African Food Security Briefs (AFSB) estimated that approximately one out of every three persons in the sub-Saharan Africa is undernourished. Achieving a sustainable economic development in Nigeria and Africa at large will continue to be a mirage without well-nourished and healthy people. In fact, the failure to ensure food security has unavoidably resulted in many social problems, including civil unrest and riots in many major cities of the world. Some economic experts described food system and its governance as a process with complex web which many times overlapped or even contradicted formal policies and regulations, made even worse by the unwritten laws and practices which may not be susceptible to political subjugations. Food insecurity is therefore strongly linked with other global issues, such as population growth, surge in energy demand as well as completion for land and water and issues of climate change. Though Nigeria prides itself as the giant of Africa with its economy becoming the largest in 2014, the poverty rate in the country is alarming. Not less than 70 per cent of the Nigerian population is surviving on less than $2 per day while food insecurity prevalence in the low income urban house-holds and rural areas respectively stands at 79 per cent and 71 per cent.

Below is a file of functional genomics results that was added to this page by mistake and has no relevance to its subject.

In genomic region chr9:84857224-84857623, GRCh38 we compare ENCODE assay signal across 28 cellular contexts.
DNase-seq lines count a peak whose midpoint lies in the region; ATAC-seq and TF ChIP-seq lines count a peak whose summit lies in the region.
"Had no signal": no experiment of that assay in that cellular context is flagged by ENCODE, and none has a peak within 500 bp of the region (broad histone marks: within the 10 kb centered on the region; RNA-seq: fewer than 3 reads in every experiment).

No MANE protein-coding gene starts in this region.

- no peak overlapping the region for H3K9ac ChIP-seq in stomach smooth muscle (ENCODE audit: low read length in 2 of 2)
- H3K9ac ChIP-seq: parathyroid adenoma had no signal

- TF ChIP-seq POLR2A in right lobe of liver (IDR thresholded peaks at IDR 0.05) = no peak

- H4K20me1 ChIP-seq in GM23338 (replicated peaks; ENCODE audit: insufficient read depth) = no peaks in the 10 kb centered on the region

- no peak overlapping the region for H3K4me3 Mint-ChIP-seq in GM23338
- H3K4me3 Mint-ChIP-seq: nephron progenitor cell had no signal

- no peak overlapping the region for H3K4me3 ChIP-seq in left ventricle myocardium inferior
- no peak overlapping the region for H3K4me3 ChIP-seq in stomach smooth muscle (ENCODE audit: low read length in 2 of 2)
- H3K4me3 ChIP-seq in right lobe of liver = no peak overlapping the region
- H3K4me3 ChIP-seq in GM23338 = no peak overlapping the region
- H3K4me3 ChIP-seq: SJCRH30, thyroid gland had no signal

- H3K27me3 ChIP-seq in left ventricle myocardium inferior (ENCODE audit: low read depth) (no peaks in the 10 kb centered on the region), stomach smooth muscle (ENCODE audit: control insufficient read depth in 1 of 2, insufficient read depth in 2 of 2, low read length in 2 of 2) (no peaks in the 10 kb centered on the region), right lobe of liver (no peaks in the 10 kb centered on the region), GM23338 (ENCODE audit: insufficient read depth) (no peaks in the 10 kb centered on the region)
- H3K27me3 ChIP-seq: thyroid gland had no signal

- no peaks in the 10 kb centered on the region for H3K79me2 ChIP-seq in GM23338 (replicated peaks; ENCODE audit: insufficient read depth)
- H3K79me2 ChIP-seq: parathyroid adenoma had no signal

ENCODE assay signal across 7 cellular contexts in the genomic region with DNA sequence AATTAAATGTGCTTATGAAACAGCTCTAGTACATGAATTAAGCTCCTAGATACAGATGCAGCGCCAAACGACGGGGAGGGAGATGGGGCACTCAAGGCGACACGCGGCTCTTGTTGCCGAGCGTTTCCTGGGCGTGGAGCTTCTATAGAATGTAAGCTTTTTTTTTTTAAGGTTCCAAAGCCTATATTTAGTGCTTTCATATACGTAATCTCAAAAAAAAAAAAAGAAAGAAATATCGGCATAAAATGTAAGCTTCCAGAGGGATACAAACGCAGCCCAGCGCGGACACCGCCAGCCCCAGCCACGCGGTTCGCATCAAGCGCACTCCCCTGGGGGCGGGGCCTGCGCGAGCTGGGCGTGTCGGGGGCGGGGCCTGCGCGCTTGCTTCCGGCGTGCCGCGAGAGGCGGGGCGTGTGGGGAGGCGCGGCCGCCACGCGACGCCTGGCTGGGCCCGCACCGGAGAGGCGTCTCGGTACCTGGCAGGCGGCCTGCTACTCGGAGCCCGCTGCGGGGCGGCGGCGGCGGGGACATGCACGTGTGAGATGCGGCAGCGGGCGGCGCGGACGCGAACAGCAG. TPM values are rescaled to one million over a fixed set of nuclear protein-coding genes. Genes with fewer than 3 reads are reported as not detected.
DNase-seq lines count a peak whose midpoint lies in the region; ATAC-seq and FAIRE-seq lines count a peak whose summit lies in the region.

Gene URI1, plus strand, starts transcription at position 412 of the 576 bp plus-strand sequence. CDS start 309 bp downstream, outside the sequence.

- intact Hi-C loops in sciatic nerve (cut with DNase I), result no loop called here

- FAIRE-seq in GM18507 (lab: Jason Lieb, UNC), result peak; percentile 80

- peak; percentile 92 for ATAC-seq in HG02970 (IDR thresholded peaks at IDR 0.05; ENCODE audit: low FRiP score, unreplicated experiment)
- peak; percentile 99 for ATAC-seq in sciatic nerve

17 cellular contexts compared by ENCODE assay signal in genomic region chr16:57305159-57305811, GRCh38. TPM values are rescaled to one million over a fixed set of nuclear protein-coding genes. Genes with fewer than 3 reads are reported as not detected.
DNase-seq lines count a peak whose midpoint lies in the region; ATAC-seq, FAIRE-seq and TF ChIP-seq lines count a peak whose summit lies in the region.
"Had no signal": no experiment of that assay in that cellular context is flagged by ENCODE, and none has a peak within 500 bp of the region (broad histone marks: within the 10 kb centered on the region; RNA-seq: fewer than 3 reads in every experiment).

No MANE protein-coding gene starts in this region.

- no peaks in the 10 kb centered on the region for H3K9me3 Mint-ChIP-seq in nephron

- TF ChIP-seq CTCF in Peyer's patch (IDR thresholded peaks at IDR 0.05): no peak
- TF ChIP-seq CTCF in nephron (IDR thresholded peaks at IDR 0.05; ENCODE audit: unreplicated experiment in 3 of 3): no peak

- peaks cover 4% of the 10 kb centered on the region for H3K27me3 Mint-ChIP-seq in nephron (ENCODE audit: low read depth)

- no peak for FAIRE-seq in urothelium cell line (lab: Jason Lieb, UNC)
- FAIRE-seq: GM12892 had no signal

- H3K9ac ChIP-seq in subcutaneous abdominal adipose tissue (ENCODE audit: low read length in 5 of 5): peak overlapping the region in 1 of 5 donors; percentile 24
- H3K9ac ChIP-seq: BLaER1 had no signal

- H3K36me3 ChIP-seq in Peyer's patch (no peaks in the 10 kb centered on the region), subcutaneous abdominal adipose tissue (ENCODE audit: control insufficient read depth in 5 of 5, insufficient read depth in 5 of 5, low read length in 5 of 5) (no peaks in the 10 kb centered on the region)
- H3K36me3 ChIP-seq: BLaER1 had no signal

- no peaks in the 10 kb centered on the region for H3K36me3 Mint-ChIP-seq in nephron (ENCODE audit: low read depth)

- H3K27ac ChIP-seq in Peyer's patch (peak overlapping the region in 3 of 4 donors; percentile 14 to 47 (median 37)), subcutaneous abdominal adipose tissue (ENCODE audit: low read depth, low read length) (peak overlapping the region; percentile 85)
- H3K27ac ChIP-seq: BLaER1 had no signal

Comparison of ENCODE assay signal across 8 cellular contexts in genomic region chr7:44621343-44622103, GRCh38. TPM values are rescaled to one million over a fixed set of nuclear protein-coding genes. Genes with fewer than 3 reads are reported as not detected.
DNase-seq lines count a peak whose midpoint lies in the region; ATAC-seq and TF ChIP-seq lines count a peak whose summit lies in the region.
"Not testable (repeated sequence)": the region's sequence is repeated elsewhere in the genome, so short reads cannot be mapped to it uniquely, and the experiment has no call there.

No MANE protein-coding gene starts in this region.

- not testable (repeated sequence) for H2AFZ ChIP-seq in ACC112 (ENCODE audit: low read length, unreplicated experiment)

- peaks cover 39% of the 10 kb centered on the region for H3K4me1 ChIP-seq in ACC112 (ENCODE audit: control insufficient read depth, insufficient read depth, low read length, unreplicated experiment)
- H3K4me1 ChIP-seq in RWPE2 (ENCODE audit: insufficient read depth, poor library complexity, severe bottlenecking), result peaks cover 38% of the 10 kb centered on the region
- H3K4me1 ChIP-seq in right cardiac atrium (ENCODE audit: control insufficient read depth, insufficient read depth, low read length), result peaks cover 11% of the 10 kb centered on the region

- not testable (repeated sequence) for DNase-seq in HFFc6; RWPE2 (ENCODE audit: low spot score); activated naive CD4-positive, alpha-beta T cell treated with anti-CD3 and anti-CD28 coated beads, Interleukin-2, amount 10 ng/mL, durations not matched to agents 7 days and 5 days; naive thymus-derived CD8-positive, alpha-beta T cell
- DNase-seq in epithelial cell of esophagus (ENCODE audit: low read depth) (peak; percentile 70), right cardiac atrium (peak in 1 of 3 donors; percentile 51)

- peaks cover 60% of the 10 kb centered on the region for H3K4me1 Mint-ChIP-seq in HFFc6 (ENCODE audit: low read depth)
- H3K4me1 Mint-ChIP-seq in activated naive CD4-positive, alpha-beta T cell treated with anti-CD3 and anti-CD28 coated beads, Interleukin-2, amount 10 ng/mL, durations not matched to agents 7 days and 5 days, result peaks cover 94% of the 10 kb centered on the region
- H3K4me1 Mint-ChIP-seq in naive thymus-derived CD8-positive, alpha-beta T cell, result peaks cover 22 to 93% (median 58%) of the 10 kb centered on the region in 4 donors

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Since the discovery of oil in Nigeria in the 1956, the agriculture sector became less important to the government as it was subordinated to the the oil industry. Thus, Nigeria became heavily dependent on importation of food. The rural areas have become even more vulnerable to malnutrition, erratic supply of food items, unaffordable food costs, low quality foods and sometimes complete lack of food. This situation is more prevalent in many parts of the northern region of Nigeria. Nigeria is blessed with a very diverse and rich vegetation capable of supporting large population of livestock and has an estimated surface water volume of about 267.7 billion cubic meter and underground water of about 57.9 billion cubic meters. The ecological zones in Nigeria are also very diverse with the semi-arid Sudan (Sahel) zone, Guinea Savannah and Derived Savannah zone as well as Forest and Mangrove (high rainfall, moist sub-humid and very high humidity) zone. A few variations exist within each ecological zone. The ecology and trends in precipitation in a region determines what kind of farming system the people will practice, their food preference and how they make use of natural resources in their environment. Agriculture, since independence, has been a major contributor to the Nigeria economy.